The government plans to reform the welfare system by placing skills and training at its heart, announced ministers yesterday.
Under the reform plans, all jobseeker allowance (JSA) and new incapacity benefit (IB) claimants will face mandatory skills screens when they start claiming.
Individuals with skill gaps will be encouraged to attend a full skills “health-check” to identify whether they need further training in numeracy, literacy, and the English language. However, all claimants will face full skills health-checks six months after their first claim.
The checks will be carried out at the new adult advancement and careers service where personal advisers will decide whether claimants need further training to improve their job prospects.
In addition, JSA claimants will face mandatory training if it is identified in their skills health-check. Claimants will lose their benefit entitlement if they refuse to comply with the subsequent training.
For those on IB, all existing claimants under the age of 25, and new claimants must attend the Pathways to Work programme, which provides intensive support to help people move back into work.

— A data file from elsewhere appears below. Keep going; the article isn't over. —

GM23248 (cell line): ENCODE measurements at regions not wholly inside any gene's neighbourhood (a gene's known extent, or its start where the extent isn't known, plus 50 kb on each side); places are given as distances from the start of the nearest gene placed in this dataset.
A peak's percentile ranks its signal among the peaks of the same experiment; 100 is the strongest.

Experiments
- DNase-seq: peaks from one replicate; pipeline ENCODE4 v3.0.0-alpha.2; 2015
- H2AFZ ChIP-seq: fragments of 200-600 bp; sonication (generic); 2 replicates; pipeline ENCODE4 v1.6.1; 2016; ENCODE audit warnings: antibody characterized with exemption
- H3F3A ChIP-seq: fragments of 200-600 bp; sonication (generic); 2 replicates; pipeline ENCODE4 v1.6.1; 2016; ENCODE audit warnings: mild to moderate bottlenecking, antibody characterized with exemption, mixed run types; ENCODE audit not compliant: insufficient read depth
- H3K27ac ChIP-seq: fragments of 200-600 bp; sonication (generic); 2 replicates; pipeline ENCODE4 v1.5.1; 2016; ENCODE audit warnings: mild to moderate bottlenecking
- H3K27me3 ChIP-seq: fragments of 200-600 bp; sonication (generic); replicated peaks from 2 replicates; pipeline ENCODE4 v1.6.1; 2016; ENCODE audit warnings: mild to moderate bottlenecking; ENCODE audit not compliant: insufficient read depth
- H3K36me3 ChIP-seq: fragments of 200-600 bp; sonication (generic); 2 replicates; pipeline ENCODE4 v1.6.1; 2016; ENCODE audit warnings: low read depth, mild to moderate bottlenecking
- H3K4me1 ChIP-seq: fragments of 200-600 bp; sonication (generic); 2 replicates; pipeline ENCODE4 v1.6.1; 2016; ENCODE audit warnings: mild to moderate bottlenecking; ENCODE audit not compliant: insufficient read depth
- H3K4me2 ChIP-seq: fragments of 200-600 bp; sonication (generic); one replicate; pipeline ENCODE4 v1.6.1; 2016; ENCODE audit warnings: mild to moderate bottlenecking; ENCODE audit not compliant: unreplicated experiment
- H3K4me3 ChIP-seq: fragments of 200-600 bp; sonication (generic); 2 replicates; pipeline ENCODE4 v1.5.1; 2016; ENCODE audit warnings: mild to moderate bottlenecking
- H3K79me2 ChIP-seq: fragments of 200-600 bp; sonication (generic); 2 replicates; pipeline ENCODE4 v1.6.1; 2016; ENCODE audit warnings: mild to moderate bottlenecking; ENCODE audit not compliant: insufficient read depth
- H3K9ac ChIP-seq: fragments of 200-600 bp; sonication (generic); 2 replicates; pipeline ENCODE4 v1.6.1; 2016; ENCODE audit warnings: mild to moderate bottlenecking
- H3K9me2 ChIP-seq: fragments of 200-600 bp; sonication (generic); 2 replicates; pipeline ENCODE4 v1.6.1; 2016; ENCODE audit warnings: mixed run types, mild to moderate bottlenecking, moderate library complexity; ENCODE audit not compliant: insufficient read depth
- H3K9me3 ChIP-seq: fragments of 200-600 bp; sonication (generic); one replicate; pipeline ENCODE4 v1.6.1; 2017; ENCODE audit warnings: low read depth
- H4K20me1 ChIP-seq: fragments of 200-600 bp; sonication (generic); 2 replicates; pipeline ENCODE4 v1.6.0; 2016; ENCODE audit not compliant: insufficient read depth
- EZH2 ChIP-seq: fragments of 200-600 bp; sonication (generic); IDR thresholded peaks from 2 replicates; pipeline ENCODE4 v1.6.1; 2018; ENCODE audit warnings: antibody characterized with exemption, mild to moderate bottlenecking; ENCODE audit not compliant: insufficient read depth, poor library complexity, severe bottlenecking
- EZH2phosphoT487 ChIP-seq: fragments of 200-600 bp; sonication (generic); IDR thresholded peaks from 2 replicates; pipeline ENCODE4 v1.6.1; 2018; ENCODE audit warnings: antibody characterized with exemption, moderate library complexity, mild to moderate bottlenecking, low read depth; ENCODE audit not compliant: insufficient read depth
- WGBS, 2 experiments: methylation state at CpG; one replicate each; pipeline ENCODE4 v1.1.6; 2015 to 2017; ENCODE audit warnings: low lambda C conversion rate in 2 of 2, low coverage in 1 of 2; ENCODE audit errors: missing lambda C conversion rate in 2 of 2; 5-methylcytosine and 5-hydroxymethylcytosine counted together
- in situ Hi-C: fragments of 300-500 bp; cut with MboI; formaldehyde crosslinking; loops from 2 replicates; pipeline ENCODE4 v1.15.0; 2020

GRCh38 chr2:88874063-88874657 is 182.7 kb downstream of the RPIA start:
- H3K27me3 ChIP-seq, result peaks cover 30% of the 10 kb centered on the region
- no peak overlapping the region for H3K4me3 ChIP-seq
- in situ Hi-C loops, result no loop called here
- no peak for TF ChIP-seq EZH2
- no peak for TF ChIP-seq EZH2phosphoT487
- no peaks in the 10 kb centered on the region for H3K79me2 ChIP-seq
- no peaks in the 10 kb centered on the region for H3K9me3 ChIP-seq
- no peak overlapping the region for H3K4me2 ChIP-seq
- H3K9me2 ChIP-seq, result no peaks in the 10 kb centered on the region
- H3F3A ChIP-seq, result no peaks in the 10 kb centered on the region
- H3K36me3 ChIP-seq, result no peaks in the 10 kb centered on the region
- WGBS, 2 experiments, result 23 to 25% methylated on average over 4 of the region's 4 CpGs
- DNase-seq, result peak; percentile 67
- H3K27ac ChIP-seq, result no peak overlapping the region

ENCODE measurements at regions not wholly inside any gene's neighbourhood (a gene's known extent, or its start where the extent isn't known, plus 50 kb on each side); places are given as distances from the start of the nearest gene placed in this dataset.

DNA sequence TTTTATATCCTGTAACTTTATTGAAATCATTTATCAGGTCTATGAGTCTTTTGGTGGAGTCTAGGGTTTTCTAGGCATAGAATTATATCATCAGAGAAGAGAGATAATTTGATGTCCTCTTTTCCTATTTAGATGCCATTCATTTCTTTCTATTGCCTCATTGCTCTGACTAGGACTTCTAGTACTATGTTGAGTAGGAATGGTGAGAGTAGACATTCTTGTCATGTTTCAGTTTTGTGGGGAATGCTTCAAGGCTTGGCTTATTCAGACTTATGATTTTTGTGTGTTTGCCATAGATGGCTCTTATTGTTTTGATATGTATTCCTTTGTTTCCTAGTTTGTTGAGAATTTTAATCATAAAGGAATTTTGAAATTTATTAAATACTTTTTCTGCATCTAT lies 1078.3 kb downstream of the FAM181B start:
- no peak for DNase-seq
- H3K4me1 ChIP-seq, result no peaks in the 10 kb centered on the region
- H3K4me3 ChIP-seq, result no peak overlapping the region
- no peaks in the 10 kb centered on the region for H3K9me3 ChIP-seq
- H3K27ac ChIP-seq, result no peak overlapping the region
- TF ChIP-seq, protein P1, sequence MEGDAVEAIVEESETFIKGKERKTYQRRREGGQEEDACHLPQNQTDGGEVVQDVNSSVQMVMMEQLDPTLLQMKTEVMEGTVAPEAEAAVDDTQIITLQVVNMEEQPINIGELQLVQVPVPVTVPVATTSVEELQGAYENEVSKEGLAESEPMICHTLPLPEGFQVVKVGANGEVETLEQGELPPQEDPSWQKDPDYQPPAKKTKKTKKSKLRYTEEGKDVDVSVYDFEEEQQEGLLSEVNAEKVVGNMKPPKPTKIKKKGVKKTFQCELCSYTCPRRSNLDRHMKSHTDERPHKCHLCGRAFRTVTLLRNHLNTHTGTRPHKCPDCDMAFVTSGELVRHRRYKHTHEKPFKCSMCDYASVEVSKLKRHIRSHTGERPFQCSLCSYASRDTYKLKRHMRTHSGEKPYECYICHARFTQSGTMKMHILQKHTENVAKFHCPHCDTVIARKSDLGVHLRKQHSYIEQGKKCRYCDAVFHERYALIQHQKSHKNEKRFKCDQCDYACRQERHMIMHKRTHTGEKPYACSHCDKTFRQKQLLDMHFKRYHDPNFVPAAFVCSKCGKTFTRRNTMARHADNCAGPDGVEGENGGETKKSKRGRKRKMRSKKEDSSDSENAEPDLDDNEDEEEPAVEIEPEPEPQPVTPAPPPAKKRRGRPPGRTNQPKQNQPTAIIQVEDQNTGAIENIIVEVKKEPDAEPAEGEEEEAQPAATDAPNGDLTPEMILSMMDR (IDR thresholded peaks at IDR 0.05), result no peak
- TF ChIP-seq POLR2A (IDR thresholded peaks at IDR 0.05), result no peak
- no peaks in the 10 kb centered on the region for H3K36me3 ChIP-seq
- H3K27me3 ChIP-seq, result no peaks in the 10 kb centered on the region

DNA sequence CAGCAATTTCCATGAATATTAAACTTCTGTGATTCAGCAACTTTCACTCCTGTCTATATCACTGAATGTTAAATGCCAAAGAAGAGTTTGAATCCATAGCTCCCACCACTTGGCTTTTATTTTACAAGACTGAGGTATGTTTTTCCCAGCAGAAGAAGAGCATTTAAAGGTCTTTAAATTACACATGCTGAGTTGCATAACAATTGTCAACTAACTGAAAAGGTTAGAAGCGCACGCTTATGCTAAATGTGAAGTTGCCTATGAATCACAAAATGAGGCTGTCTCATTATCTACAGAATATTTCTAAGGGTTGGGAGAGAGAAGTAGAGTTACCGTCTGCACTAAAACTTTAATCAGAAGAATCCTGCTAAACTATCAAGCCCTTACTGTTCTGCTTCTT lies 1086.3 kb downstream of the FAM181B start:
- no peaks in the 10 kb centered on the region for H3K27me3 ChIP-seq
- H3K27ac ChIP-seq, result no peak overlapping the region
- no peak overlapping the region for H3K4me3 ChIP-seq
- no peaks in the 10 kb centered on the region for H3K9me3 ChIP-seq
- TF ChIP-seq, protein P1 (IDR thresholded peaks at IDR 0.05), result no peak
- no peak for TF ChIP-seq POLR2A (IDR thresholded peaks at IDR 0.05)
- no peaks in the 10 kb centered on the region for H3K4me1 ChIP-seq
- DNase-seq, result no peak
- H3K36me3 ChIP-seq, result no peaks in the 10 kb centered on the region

The government is also considering making skills health-checks mandatory two years before a lone parent is due to return to work. In addition, all lone parents will go through a skills screening as soon as they start claiming income support.
In an attempt to encourage more people to do training, the housing benefit 16 hours rule, which removes benefits for those who study over 16 hours, will be abolished.
The new advancement and careers service, which will work closely with Jobcentre Plus, will be piloted over 2008-10. The government has set aside £2m to pilot 10 prototypes in 10 areas and aims to provide skills health-checks to a million people by 2010-11.
Next year, the government will also pilot skills accounts for claimants and aims to give learners with skills accounts access to £500m in funding by 2010-11 and £1.5bn in funding by 2015.
The plans were jointly published by the Work and Pensions secretary Peter Hain and Universities, Innovation and Skills secretary John Denham in the document, Opportunity, Employment and Progression: making skills work, yesterday.
Denham said: “By giving people new rights, and responsibilities, we will unlock the talent and aspirations of all our people to ensure that no one gets left behind. These reforms are fundamental to creating a stronger, fairer, and more prosperous society.”
In addition, the government will invest £1.5bn annually in basic skills for life and pre-level two training and plans to increase the number of apprenticeships in England from 250,000 to 400,000 in the next three years.
Earlier yesterday, the prime minister Gordon Brown warned delegates that 5.5 million unskilled jobs will vanish from the UK’s future economy, in a speech at the CBI National Conference.